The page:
‘I have no doubt that we will be successful in harnessing the sun’s energy… If sunbeams were weapons of war, we would have had solar energy centuries ago.’ ~Sir George Porter, quoted in The Observer, 26 August 1973
‘The use of solar energy has not been opened up because the oil industry does not own the sun.’ ~Ralph Nader, quoted in Linda Botts, ed., Loose Talk, 1980
A New Atomic Age?
Human-induced climate change is widely acknowledged (unless you work in the oil industry or the Bush administration) as being one of the most pressing issues for the global community today. It affects every aspect of the living world, including planetary ecology, plant, animal, and human welfare, agriculture, water supplies, local and global economies, sea levels and extreme weather events. All of this is fed by an ever-increasing demand for energy, which for the most part is derived by the burning of fossil fuels.
This conundrum has caused a renewed interest (amongst some) in the realm of nuclear-generated energy. Proponents of nuclear power claim that not only does it provide a steady and prolific stream of energy, but also does not depend on hydrocarbon supplies from unstable regimes, as uranium is one of the most abundant resources on the planet. They maintain that nuclear power is safe and efficient, and that the 1957 Windscale fire in the UK, Three Mile Island in the US in 1979, and even Chernobyl have killed massively fewer people than the oil and coal industries combined. What’s more, they claim modern reactors are inherently safer than those built 20 or 30 years ago.
So What’s the Problem?
Well, for starters, the various stages of the nuclear process require huge amounts of energy, far more than less complex forms of electricity production. Ironically, most of this energy comes in the form of fossil fuels; therefore nuclear power generation emits quite a high level of greenhouse gases in an indirect fashion. Recent studies estimate that nuclear power production causes the emission of just three times fewer greenhouse gases than modern natural gas power stations.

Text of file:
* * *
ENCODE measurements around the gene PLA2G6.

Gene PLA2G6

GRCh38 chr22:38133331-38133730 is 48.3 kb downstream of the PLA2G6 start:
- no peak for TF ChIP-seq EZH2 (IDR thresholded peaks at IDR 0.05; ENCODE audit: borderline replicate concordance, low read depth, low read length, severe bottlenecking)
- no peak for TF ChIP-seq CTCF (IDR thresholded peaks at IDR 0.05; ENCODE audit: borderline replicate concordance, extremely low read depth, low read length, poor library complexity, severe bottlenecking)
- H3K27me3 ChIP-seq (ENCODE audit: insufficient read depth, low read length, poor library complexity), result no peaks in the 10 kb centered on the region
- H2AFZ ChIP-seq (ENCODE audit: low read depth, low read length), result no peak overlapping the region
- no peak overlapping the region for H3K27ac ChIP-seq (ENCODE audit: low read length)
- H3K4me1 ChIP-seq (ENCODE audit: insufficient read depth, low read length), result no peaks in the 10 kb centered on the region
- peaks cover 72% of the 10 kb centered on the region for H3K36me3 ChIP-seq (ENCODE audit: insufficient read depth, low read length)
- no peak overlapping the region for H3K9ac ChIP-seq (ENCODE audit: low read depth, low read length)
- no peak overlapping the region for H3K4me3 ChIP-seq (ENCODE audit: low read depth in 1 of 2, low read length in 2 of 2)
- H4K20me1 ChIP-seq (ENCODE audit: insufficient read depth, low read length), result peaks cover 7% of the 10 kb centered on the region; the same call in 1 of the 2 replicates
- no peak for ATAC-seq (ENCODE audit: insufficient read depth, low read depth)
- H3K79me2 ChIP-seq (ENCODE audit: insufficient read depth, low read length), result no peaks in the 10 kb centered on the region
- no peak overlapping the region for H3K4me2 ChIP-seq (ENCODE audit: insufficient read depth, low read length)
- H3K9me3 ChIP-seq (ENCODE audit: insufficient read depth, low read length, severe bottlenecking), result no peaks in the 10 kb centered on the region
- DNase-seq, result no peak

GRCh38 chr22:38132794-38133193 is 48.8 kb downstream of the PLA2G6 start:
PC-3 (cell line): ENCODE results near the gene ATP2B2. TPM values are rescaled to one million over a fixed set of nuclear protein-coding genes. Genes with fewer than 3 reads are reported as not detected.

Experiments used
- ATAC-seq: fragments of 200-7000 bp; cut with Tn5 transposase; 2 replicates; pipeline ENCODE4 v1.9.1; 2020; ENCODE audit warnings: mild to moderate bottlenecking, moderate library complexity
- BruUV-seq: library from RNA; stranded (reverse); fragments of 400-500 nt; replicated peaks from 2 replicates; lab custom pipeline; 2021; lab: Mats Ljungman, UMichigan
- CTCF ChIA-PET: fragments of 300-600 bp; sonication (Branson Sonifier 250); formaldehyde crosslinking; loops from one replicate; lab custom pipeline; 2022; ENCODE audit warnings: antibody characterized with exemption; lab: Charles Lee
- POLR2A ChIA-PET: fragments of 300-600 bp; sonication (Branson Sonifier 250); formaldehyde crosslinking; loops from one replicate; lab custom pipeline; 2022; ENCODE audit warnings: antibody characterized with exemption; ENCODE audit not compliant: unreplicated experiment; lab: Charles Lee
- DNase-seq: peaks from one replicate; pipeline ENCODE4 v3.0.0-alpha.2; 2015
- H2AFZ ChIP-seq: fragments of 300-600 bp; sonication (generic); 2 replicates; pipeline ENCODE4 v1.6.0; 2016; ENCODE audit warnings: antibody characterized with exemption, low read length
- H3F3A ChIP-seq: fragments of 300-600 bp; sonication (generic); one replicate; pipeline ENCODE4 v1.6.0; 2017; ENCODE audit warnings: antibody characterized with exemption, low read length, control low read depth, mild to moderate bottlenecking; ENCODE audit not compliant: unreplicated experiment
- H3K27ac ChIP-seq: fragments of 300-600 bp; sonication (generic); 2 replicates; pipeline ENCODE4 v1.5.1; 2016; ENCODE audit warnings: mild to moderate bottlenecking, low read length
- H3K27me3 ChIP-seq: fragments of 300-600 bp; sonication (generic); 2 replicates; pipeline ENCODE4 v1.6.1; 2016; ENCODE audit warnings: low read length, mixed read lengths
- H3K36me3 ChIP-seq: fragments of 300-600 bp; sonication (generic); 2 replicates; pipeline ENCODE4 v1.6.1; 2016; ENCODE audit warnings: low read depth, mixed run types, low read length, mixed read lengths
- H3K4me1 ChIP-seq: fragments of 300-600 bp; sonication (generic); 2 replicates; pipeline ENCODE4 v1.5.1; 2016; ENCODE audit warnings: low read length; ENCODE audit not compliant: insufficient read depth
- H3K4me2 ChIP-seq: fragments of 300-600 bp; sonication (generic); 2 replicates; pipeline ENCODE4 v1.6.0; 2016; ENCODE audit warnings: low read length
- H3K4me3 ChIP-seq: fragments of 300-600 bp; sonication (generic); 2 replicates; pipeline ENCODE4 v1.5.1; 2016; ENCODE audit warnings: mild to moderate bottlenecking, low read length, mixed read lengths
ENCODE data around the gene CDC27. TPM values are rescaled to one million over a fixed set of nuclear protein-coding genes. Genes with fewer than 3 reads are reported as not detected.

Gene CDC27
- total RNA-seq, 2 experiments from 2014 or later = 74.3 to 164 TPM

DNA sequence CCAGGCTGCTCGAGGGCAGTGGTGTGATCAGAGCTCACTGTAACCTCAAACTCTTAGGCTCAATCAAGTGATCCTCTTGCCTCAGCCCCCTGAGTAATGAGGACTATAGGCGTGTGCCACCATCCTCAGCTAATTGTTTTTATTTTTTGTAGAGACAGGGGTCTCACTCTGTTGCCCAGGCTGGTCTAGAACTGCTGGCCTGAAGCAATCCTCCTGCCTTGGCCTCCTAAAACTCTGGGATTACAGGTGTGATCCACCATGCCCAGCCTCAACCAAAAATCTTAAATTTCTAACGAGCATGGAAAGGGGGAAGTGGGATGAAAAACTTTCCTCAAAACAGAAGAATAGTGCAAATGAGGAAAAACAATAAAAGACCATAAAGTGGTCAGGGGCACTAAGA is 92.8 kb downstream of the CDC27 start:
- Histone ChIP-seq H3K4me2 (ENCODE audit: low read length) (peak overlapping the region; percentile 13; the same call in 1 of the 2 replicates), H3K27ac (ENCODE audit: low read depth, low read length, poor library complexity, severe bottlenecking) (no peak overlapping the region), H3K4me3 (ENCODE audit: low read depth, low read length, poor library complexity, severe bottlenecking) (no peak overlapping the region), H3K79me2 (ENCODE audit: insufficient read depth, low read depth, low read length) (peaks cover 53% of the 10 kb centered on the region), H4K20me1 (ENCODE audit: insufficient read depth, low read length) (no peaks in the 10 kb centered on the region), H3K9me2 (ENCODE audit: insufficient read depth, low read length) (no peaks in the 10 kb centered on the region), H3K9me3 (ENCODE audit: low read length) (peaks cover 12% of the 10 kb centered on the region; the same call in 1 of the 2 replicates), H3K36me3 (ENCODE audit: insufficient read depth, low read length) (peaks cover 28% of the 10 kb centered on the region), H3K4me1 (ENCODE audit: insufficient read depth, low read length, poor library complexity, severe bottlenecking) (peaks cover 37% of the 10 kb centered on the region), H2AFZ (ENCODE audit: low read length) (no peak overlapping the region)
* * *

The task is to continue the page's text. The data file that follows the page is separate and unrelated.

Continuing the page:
Nuclear energy is economically viable option only under a very restricted analysis. Once you factor in the exorbitant costs of construction, insurance, waste disposal and lengthy decommissioning of spent reactors, you realise the industry can only function with the benefit of huge government subsidies; money which could be used to develop re-usable green energy production instead.
Although progress has been made in increasing safety standards, nuclear reactors are still not inherently safe and problems are still common.
Then there is this little problem of radioactive waste: a very serious dilemma with nuclear power that has existed since its introduction and is still not adequately resolved. For the storage of high radioactive nuclear waste there are still no final repositories in operation.
Radioactivity arises naturally from the decay of particular forms of some elements, called isotopes. Radioactive wastes comprise a variety of materials requiring different types of management to protect people and the environment. They are normally classified as low-level, medium-level or high-level wastes, according to the amount and types of radioactivity in them.
A major factor in managing wastes is the time that they are likely to remain hazardous. This depends on the kinds of radioactive isotopes in them, and particularly the half-lives characteristic of each of those isotopes. The half-life is the time it takes for a given radioactive isotope to lose half of its radioactivity. The various radioactive isotopes have half-lives ranging from fractions of a second to minutes, hours or days, through to billions of years.